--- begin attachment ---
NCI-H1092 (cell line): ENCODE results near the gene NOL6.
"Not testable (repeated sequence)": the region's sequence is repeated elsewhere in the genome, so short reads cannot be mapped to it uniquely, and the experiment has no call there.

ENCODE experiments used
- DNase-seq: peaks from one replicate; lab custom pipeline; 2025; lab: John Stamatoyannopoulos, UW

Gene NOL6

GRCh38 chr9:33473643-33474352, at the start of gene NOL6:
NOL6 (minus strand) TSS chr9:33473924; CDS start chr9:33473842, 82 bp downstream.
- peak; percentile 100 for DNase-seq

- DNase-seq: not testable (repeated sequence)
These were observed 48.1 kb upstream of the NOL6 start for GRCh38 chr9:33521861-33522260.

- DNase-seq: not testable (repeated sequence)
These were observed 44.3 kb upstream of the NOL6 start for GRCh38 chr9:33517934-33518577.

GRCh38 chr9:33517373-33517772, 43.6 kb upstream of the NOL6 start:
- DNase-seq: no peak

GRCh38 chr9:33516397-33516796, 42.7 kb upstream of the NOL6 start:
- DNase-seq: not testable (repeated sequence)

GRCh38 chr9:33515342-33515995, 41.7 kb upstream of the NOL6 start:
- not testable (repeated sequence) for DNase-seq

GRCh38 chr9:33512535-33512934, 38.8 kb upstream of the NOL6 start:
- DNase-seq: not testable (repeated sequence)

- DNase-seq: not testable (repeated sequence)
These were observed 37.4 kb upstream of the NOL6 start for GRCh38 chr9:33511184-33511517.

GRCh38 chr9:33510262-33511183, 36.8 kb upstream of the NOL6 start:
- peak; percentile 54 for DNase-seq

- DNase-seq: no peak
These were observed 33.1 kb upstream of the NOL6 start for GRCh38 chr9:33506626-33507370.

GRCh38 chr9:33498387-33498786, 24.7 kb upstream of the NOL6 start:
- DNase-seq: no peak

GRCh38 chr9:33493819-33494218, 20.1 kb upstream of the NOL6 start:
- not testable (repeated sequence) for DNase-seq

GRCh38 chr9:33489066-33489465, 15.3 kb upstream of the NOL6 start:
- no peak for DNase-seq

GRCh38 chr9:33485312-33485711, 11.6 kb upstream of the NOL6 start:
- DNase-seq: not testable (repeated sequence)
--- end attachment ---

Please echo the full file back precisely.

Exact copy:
NCI-H1092 (cell line): ENCODE results near the gene NOL6.
"Not testable (repeated sequence)": the region's sequence is repeated elsewhere in the genome, so short reads cannot be mapped to it uniquely, and the experiment has no call there.

ENCODE experiments used
- DNase-seq: peaks from one replicate; lab custom pipeline; 2025; lab: John Stamatoyannopoulos, UW

Gene NOL6

GRCh38 chr9:33473643-33474352, at the start of gene NOL6:
NOL6 (minus strand) TSS chr9:33473924; CDS start chr9:33473842, 82 bp downstream.
- peak; percentile 100 for DNase-seq

- DNase-seq: not testable (repeated sequence)
These were observed 48.1 kb upstream of the NOL6 start for GRCh38 chr9:33521861-33522260.

- DNase-seq: not testable (repeated sequence)
These were observed 44.3 kb upstream of the NOL6 start for GRCh38 chr9:33517934-33518577.

GRCh38 chr9:33517373-33517772, 43.6 kb upstream of the NOL6 start:
- DNase-seq: no peak

GRCh38 chr9:33516397-33516796, 42.7 kb upstream of the NOL6 start:
- DNase-seq: not testable (repeated sequence)

GRCh38 chr9:33515342-33515995, 41.7 kb upstream of the NOL6 start:
- not testable (repeated sequence) for DNase-seq

GRCh38 chr9:33512535-33512934, 38.8 kb upstream of the NOL6 start:
- DNase-seq: not testable (repeated sequence)

- DNase-seq: not testable (repeated sequence)
These were observed 37.4 kb upstream of the NOL6 start for GRCh38 chr9:33511184-33511517.

GRCh38 chr9:33510262-33511183, 36.8 kb upstream of the NOL6 start:
- peak; percentile 54 for DNase-seq

- DNase-seq: no peak
These were observed 33.1 kb upstream of the NOL6 start for GRCh38 chr9:33506626-33507370.

GRCh38 chr9:33498387-33498786, 24.7 kb upstream of the NOL6 start:
- DNase-seq: no peak

GRCh38 chr9:33493819-33494218, 20.1 kb upstream of the NOL6 start:
- not testable (repeated sequence) for DNase-seq

GRCh38 chr9:33489066-33489465, 15.3 kb upstream of the NOL6 start:
- no peak for DNase-seq

GRCh38 chr9:33485312-33485711, 11.6 kb upstream of the NOL6 start:
- DNase-seq: not testable (repeated sequence)